Action thrillers and Liam Neeson go together like sunshine and daisies. They were meant for each other, as the tall Irish-man fights for justice, revenge, and keeps his family safe in pretty much every film. His latest is Blacklight, a secret agent thriller that puts Neeson in the center spotlight as he navigates a web of national dirty secrets while of course, keeping his family safe. Settling back on the action in lieu of more thrilling atmospheric sequences, Blacklight conjures up enough fun for a watch at home, despite its rote story and dialogue. For Liam Neeson Fans Only.
Neeson is almost 70-years old and it's clear he is long gone from his days of The Phantom Menace and Taken. He's not playing a guy who can run two miles, beat up fifteen villains, and then have time to shoot an anti-aircraft missile. That's not him anymore. Instead, writer/director Mark Williams (Honest Thief, Copshop), allows Neeson to still take out the bad guys, but from a different perspective, including igniting explosions from a safe distance and packing a couple of brutal punches of the physical kind to those who cross his path. Blacklight would have flowed much better if Neeson had a younger partner by his side cutting up the screen, but with this film, it's more of a melodramatic affair than anything with constant action.
After an up-and-coming political figure that highly resembles Alexandria Ocasio-Cortez is murdered, secret agent Travis Block (Liam Neeson) is called into action by the only person he answers to - the director of the FBI and long-time friend Gabriel (Aidan Quinn). As the story unfolds, Block's colleagues come out of the woodwork to make public certain situations and actions by national security and the FBI that would be detrimental to those agencies. The Bad Boys moment comes to light as well, when Block's daughter and granddaughter become involved as well.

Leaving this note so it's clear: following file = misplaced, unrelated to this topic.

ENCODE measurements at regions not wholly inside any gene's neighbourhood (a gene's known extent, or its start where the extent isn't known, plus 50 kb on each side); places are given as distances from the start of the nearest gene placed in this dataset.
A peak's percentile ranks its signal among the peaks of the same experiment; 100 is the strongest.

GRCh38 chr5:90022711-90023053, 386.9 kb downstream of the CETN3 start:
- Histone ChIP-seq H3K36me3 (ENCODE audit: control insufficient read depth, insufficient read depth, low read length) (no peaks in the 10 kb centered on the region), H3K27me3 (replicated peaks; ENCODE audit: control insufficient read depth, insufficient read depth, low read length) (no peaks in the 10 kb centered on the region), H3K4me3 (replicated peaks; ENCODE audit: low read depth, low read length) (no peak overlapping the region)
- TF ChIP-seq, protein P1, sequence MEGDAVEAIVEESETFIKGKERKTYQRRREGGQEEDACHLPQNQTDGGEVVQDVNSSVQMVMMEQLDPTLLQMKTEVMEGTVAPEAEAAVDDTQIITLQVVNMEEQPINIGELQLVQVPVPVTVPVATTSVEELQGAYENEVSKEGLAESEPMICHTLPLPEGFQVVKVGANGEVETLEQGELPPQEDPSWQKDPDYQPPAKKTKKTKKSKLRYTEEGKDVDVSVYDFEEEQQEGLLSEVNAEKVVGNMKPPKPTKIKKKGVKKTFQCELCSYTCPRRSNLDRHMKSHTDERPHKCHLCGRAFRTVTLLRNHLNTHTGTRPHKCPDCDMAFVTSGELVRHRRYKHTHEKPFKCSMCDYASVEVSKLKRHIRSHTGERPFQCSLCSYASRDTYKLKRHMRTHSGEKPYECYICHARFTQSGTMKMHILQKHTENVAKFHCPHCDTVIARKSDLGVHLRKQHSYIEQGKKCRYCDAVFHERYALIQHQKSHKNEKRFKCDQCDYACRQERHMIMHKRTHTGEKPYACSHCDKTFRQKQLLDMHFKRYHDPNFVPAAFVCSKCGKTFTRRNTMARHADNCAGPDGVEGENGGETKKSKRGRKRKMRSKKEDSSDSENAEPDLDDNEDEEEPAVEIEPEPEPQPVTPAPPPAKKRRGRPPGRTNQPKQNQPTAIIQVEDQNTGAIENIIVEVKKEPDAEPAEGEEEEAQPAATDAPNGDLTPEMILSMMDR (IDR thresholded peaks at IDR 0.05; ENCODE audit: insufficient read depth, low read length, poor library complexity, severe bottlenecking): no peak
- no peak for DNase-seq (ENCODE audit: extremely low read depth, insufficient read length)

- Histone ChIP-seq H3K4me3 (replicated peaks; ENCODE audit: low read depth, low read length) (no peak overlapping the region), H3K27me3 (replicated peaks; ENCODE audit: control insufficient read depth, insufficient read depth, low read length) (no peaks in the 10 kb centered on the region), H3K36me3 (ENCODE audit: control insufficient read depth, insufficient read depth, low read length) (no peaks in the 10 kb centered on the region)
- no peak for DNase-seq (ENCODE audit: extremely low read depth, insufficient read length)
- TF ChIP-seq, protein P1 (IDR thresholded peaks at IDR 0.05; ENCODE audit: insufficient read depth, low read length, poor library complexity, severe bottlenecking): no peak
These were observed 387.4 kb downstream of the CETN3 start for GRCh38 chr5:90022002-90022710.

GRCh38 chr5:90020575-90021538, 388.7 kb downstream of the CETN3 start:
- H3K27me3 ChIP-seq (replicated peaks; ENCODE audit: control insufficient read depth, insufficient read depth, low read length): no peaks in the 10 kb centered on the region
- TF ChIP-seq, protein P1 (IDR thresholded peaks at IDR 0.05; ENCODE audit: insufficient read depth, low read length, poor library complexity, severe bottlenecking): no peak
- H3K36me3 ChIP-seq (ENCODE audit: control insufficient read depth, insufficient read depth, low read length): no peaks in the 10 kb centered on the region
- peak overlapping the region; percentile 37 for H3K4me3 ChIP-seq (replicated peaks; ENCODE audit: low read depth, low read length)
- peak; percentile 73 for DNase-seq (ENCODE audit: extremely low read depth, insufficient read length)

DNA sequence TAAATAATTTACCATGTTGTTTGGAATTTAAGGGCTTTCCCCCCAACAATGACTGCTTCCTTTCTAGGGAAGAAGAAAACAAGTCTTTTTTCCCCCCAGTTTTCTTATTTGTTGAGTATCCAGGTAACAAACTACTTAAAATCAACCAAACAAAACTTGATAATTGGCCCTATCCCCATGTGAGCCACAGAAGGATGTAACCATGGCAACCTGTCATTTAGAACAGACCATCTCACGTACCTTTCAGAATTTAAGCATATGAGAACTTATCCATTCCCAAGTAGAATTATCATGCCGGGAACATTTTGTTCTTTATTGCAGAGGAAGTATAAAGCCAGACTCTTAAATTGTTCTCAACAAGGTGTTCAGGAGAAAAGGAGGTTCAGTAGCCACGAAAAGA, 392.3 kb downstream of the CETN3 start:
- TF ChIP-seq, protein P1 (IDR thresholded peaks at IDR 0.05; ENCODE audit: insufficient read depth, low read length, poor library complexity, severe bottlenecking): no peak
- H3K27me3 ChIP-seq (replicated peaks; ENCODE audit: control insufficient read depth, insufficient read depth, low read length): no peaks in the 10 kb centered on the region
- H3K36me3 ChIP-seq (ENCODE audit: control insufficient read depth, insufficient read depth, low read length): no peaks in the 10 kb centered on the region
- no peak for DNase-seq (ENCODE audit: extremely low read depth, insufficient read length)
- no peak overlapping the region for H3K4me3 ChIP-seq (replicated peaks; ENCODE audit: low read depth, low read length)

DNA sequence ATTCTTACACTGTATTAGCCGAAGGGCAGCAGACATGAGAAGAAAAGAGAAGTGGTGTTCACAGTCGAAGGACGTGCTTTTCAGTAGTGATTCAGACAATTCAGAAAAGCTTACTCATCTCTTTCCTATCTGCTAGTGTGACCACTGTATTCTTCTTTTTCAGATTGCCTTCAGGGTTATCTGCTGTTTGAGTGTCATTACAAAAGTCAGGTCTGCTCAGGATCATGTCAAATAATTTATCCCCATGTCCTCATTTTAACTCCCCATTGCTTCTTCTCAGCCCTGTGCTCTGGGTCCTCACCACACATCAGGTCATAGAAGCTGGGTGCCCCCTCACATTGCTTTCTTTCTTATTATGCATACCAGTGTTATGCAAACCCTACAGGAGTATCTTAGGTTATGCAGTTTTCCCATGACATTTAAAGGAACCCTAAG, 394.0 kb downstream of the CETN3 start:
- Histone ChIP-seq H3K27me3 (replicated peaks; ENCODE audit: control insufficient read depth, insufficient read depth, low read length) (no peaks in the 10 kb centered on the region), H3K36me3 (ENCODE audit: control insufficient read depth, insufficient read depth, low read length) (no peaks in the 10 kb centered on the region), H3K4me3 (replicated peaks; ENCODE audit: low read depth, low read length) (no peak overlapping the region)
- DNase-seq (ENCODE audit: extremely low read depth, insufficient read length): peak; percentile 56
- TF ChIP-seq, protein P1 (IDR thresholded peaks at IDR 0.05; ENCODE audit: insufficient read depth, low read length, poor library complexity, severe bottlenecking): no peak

The rough edges around Blacklight never stop due to its lack of any substantial or exciting action other than watching Liam Neeson occasionally punch or headbutt someone. His co-star is a journalist who is trying to get out of this story, but she serves no purpose in the action arena as her character doesn't really know how to fight, once again leaving all the physical choreography to a near-seven-decade-old Neeson.
With a movie like this, there needs to be consistent and engaging action beats, but there's too much dead air in between scenes to really get anything going. And it's easy to see how the writer and director used the real-life culture of right-wing vs left-wing politics to engage in some espionage and grit in regards to cover-ups and trying to preserve one's side of thinking. It's just too bad that nothing really ever comes of it in the film or that Neeson doesn't pull out a lightsaber of justice and take out the bad guys. This movie really needed a lightsaber.
Performances are wooden and stale for the most part, but then again, how many times has Liam Neeson made this movie in a plane, a car, or any other vehicle? He should be punching bad guys in space by now. The action sequences are capably made and feature some excitement, but then again, there's nothing new here, along with some rather laughable CGI moments. For those who are deeply in love with the Neeson universe, Blacklight will satisfy. But for all others, there are better movies out there in theaters. For Fans Only!